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Showing posts from January, 2011


Here we are at Clandulla (population 350) and our own bush block Whistler's Rest (below).   I will take you exploring some of the towns in the district next but in the meanwhile, if you want to know what Clandulla is like please follow the story over at my blog Whistler's Rest .  I am showing a map of the town today.

State Forest

The natural forest around here is beautiful.  On a quick drive down a side track we found these pretty ground orchids in flower ... it isn't really surprising that these are known as hyacinth orchids.

Bywong Valley Way

Time to turn off the main road to Mudgee onto the Bywong Valley Way towards Kandos.  Getting close to Clandulla now and I'm slill loving the scenery.


Today is Australia Day... wishing all Aussie readers a great day in our wonderful land. We're at Ilford (population 250) which is a little bit past Running Stream.  I think the protest is about an extension to one of the coal mines risking the springs and creek, There is not much to Ilford  - a closed road house, a closed cafe up for sale, a cluster of houses and churches of both varieties ... the one below recently auctioned as residential.


Oops does it get cold out this way in winter?  I was glad to find we were coming up to the crest of Cherry Tree Hill, elevation 1100 metres and soon after descended.  Clandulla is at 700 metres (the same height as our home at Lawson) so expect winters are chilly but not freezing.

Mid Western

Here we go, we're crossing the boundary into OUR region ... Clandulla (the home of Whistler's Rest and the destination of our journey) is not big enough to rate a mention but our near neighbours are Kandos and Rylstone.  Diane was asking for a map so you will find one here . Just before this sign we pass through the locality of Round Swamp.  I remembered that on a previous trip I had taken a photograph of hay bales here, and kept an eye out for them to add to my haystacks series, but each time we passed there was none.  It's been raining a lot. The sun was out this day and the farmer was making hay while the sun shone.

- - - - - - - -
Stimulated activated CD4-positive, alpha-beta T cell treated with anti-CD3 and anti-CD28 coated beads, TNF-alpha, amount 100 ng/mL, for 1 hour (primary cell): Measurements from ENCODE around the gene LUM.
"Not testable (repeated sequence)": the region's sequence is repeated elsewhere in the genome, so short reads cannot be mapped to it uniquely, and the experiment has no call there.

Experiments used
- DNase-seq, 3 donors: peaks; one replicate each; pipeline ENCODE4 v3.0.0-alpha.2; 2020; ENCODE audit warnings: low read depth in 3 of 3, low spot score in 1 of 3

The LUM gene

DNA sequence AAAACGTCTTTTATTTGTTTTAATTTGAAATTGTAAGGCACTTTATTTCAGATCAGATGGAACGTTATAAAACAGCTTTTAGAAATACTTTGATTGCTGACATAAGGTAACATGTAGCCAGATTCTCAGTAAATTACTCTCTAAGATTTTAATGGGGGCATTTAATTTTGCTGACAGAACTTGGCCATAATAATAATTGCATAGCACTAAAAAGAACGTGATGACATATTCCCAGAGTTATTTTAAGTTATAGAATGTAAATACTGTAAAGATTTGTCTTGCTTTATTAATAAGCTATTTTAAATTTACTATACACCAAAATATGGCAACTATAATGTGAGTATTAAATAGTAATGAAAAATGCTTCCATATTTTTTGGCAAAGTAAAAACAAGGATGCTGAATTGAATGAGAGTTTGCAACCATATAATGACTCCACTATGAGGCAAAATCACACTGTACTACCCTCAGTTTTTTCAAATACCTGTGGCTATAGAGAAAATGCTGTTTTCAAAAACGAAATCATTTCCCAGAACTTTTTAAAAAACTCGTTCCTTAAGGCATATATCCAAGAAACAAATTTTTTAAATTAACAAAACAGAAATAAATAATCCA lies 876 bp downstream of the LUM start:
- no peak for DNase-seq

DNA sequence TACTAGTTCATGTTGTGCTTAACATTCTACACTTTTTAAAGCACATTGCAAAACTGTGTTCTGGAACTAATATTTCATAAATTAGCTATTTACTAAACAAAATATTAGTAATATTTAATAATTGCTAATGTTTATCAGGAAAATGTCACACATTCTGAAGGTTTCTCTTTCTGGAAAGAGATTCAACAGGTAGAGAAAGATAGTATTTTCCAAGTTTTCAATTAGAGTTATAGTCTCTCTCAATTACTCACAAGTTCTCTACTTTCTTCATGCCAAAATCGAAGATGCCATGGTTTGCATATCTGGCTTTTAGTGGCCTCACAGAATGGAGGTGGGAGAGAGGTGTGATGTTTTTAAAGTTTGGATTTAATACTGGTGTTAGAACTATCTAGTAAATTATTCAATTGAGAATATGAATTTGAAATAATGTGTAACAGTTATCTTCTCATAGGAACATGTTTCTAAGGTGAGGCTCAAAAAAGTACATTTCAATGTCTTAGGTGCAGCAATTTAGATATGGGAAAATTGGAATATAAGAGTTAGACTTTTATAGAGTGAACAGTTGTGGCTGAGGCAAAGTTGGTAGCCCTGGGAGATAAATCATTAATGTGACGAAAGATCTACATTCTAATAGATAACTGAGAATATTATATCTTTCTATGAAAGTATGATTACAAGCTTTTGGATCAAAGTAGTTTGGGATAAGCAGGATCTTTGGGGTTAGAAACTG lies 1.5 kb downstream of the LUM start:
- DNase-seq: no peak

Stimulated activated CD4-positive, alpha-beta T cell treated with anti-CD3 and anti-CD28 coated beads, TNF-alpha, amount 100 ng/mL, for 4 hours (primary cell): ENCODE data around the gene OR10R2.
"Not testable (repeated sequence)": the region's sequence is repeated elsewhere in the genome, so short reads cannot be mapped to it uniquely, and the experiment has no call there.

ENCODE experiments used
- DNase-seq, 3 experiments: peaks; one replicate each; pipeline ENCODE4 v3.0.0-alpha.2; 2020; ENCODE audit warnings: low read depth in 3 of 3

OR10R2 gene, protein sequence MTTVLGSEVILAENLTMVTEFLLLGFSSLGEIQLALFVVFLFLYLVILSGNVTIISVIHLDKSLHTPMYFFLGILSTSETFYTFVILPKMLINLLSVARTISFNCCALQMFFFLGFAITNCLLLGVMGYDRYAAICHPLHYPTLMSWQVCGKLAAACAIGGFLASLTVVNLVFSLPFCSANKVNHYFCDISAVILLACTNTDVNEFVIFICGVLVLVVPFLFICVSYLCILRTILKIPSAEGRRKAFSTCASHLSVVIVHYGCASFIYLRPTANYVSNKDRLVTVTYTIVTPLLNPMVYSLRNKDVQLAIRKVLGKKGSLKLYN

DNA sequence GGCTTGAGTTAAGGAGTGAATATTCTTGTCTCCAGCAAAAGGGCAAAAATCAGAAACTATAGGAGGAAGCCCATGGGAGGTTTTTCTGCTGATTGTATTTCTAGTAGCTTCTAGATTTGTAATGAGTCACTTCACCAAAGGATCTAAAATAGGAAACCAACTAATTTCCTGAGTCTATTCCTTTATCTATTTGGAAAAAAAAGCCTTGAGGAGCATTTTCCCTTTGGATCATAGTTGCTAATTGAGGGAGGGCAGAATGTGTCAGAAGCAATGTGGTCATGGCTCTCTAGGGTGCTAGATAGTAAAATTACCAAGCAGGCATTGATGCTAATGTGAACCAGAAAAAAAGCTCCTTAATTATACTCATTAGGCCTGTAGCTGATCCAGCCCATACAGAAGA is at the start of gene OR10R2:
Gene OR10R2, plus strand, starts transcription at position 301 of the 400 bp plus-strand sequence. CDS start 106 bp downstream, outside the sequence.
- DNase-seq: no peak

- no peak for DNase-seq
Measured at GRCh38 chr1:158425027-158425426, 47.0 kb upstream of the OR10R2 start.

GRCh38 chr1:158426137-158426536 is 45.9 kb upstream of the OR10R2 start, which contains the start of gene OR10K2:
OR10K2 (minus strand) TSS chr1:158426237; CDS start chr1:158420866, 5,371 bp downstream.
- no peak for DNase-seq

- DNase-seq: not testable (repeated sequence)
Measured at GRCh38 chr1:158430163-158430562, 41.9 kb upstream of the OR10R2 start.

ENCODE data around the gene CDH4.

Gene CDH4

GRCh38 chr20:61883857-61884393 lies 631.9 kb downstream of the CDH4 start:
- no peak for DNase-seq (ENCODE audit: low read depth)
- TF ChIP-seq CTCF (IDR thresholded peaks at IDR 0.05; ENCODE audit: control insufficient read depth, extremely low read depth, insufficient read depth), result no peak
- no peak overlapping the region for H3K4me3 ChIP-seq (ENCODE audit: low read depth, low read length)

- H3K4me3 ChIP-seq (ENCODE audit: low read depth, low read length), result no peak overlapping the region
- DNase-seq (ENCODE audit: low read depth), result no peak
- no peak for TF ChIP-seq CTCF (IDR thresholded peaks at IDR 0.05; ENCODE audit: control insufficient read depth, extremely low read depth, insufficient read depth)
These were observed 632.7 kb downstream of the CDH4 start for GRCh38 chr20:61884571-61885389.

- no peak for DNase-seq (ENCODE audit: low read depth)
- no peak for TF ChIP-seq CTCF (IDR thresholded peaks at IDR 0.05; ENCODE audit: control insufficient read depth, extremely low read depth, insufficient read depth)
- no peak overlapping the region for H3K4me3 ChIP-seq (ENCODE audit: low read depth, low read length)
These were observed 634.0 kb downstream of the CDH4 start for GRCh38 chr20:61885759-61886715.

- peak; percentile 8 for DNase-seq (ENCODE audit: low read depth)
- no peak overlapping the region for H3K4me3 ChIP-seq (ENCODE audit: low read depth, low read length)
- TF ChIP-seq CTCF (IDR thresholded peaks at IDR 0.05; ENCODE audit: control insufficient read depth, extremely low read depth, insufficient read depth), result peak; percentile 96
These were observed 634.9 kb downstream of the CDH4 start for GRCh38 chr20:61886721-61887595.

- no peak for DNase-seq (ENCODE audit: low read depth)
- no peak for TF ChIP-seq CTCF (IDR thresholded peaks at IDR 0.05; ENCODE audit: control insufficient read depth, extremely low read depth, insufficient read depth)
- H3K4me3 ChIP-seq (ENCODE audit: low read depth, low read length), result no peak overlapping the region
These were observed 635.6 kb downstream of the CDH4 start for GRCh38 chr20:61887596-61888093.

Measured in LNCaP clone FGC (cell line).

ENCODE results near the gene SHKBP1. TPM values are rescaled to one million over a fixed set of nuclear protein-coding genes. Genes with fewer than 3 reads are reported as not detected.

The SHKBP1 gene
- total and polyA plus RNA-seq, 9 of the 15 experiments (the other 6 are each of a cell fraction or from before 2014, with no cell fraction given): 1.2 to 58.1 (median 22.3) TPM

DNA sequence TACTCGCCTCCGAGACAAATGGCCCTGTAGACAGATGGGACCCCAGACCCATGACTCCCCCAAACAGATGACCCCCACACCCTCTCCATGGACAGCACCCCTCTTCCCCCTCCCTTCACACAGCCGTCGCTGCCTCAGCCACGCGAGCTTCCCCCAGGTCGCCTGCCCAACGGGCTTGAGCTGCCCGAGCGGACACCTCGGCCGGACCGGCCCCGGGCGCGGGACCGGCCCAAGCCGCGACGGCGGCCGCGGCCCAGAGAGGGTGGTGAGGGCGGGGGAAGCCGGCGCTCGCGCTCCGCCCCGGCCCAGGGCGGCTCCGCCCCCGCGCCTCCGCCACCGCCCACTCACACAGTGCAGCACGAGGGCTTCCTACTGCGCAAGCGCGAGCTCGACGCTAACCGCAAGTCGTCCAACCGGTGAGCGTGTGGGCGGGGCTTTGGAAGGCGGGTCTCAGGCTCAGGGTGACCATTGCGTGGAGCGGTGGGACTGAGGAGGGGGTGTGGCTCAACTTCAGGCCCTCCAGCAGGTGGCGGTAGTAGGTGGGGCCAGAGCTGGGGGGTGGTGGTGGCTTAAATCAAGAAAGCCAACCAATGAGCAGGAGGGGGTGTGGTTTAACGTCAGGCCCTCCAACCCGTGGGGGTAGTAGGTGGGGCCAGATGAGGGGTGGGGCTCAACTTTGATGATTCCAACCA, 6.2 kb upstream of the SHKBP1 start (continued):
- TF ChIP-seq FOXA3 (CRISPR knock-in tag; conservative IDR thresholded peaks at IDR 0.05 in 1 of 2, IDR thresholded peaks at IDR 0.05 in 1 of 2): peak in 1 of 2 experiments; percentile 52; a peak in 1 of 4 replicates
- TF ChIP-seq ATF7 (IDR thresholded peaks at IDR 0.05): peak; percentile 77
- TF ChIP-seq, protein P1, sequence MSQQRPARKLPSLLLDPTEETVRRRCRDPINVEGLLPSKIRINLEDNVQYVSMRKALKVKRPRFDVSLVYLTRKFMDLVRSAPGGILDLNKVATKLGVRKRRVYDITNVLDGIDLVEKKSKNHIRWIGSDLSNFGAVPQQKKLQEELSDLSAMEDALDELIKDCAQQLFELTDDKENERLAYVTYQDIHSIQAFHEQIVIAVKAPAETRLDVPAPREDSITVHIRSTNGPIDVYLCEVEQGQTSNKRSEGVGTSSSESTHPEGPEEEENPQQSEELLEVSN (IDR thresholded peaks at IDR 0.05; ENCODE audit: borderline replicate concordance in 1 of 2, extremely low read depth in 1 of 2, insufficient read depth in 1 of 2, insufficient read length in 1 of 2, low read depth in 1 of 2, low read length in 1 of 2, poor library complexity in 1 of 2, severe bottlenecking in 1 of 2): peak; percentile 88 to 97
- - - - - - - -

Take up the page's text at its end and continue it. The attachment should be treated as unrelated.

Someone is doing a good job of marketing Capertee (The scenery seen on the right is indeed spectacular) and they also claim the valley is home to more species of birds than anywhere else in the Southern Hemisphere (235 species apparently). The town of Capertee is small with fewer than 100 people but it too has a  Royal Hotel .

Ben Bullen

If Cullen Bullen is small then Ben Bullen is much much smaller.  Not much more than a turn in the road that crosses the railway line and a disused railway station. It is also on the edge of the Gardens of Stone National Park. Rail played an important role in opening up this area in the late 1800s. Each of the little towns we pass along the way is on the line.  Most the stations are closed but the line itself is still used for goods trains. CountryLink buses serve the passenger traffic with one service each way each day. By the way, Ben Bullen is said to mean high quiet place in the local aboriginal language.

Cullen Bullen

The next place with pass through is the small town of Cullen Bullen (the name apparently means Lyre Bird in the local aboriginal language.)  It started as a stopping place on the road to the gold fields at Sofala and Hill End and later thrived through coal mining.  But today is a small town of around 200 people with only the Invincible mine still in operation.  But no matter how small it is it's important, after all it's home to a Royal Hotel . With all this talk of mining you might be getting the wrong impression of the scenery.  You don't really see the mines.  It's grazing country as well as extensive native forests, not much industry or cropping.